Known more for its prominent role in the cotton industry, as well as being the hometown of the late, great Buddy Holly, Lubbock, Texas isn't exactly a hotbed in terms of noteworthy success in the world of sports.
In fact, if you discount the efforts of the little known Lubbock Cotton Kings (Central Hockey League, 1999-2007) and the long defunct Lubbock Hubbers (minor league baseball, 1922-56), the 11th-most populous city in the Lone Star State can't claim much in terms of significant sporting glory at all.
That is of course until you turn your attention to Texas Tech University, the sixth-largest institution of higher learning in the nation's second-biggest state, with roughly 32,000 students seeking a degree in more than 150 courses of study. Academic pursuits aside, student life at TTU typically revolves around the exploits of the Red Raider football program, at least since the start of the new millennium when former head coach Mike Leach implemented his high-flying offensive attack.
Having played their first game on October 3, 1925, Texas Tech football teams have won 11 conference titles (none since 1994), and been invited to 35 bowl games (13-21-1). Despite the fact that the Red Raiders have only one Big 12 South Division title to their credit (shared in 2008 with Oklahoma and Texas), they have been at the forefront of most college football fans' minds over the last decade or so thanks to the up-tempo style first put in place by Leach, and then continued, albeit to a lesser extent, by Tommy Tuberville.
Having underachieved in the eyes of many Tech supporters, Tuberville's stunning decision to leave Lubbock after three seasons for Cincinnati this past December left the Red Raiders in a quandary, but one they quickly got past as they named 33-year old Kliff Kingsbury the 15th coach in program history less than a week later.
A former star quarterback at Tech (1998-2002), Kingsbury is making his head coaching debut after serving as co-offensive coordinator and quarterbacks coach at both Houston and Texas A&M the last four years. He has mentored former UH standout Case Keenum, and was instrumental in helping A&M's Johnny Manziel win the 2012 Heisman Trophy.
During his collegiate playing days, Kingsbury was the first in a long line of record-setting gunslingers under the innovative Leach, throwing for more than 12,000 yards with 95 touchdowns. He set nearly 40 school, 13 Big 12 and 7 NCAA records, and he is one of only four players in college football history to pass for more than 3,000 yards three times in his career.
From a win-loss perspective, the Red Raiders were one of the most successful programs in the country with Leach calling the shots, but Tuberville's reign didn't produce the same results. The past two seasons have seen the Red Raiders stumble late, dropping five straight games to close the 2011 campaign, and four of their last five this past year. Tuberville failed to deliver a winning league ledger, and Red Raider nation is hoping Kingsbury is the man to bring about a resurgence.
Kingsbury is grateful for the opportunity to lead his alma mater into the next chapter in its history and while he realizes there is a palpable air of excitement surrounding his return, he knows it's going to take a lot of hard work to ensure that those who have shown faith in him are not disappointed.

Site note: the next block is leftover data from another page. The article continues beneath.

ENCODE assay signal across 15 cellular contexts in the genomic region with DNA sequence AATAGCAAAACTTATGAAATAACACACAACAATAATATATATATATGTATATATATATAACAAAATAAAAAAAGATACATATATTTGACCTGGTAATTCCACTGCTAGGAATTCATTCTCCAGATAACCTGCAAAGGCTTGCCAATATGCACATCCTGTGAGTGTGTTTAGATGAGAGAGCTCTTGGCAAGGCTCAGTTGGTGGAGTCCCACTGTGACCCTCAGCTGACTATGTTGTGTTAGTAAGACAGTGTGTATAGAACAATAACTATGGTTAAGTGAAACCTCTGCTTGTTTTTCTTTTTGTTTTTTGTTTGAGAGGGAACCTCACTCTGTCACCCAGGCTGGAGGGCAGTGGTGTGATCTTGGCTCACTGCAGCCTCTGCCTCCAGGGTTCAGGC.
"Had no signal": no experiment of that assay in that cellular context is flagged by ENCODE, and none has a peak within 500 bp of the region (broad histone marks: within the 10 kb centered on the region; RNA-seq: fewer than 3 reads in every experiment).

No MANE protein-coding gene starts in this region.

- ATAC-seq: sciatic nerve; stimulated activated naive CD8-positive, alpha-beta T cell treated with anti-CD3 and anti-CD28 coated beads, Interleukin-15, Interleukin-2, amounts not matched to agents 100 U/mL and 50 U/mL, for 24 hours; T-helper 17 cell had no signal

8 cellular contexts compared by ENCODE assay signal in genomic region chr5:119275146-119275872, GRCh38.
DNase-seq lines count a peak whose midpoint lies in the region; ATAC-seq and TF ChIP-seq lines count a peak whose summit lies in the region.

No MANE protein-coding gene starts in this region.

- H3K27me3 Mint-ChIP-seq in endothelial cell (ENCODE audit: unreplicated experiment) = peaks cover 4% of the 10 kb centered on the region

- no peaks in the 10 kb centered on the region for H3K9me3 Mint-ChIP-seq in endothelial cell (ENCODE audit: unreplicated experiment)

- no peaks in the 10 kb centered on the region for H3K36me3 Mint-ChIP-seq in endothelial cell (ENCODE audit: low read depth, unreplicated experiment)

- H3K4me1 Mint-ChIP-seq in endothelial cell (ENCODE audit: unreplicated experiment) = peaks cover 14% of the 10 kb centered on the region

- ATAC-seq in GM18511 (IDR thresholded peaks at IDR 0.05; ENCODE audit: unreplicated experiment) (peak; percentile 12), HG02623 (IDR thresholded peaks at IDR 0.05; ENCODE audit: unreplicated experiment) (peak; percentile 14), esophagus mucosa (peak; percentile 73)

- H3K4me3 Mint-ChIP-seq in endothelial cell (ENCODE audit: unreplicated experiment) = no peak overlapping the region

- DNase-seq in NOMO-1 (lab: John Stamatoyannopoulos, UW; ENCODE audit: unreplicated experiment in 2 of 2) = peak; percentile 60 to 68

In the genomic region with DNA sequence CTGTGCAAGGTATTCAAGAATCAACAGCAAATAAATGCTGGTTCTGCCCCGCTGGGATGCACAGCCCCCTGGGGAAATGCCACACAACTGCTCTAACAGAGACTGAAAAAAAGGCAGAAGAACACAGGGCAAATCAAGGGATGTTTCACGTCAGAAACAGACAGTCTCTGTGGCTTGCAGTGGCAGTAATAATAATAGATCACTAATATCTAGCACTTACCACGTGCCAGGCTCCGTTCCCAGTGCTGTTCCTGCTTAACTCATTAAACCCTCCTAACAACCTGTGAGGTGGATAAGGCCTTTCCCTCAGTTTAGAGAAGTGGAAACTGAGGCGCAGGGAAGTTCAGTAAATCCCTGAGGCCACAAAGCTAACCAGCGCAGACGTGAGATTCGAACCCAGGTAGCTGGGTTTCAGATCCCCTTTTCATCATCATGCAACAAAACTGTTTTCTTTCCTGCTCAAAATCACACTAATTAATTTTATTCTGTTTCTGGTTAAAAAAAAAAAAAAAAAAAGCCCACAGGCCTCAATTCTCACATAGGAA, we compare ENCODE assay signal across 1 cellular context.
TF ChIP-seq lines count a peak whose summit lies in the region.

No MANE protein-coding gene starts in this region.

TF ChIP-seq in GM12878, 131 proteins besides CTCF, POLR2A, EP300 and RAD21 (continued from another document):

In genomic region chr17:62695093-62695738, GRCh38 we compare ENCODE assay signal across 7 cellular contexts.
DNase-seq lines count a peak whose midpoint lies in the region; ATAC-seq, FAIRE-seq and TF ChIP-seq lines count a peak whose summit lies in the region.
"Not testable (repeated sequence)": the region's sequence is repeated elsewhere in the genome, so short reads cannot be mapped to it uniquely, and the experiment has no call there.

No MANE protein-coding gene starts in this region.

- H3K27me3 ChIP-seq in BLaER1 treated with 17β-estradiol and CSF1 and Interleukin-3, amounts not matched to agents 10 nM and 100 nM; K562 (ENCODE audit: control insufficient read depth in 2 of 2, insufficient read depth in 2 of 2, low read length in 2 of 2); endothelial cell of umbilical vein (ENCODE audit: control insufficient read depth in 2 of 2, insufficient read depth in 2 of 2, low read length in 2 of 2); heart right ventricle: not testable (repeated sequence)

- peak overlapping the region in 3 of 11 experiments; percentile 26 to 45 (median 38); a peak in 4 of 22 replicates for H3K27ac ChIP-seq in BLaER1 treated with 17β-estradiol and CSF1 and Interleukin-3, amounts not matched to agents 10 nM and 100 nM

"As far as the football goes, I'm more of a walking-type guy, not a talking- type guy. So I'll let you all see that in the fall", Kingsbury said at his introductory press conference.
He continued, "It's going to be an exciting brand of football. We'll be attacking on both sides of the ball, we'll play with confidence. The kids are going to have fun. They're going to have swagger, and you'll enjoy next year's team. I promise you."
Following his whirlwind courtship, assembling a top-notch staff, assessing the talent on the roster, and laying the groundwork for future success were his first orders of business.
Like Leach did with him, developing quarterbacks appears to be the rookie head coach's forte, and it appears he has a pretty good one with which to work this fall as sophomore Michael Brewer has all the tools necessary to be the next great Red Raider signal caller. Competition will come from freshman Davis Webb, and the two combined to throw for 506 yards and 3 scores in Tech's spring game back in April.
As former star quarterback Seth Doege's (4,205 yards, 39 TDs, 16 interceptions) primary targets last season, Darrin Moore and Eric Ward combined to catch 174 passes for 2,085 yards and 25 touchdowns, but both are gone, leaving diminutive junior wideout Jakeem Grant (33 receptions, 287 yards, 2 TDs) and junior tight end Jace Amaro (25 receptions, 409 yards, 4 TDs) as the only proven pass catchers in what is expected to be an explosive, if rather inexperienced offense.
Kingsbury's fate will be determined by a frenzied fan base that has lofty expectations for the prodigal son returning home, but the reality is it's going to take a few years before anyone will have a real handle on how well he has done.
Despite the obvious state of exuberance that exists today, patience is the key. The prevailing thought is Tech fans will bite their collective tongue so long as progress is being made. Doing things the right way through hard work can get you pretty far in life, but whether or not the King has was it takes to effectively rule his kingdom remains to be seen, meaning his coronation won't be complete until his minions see for themselves.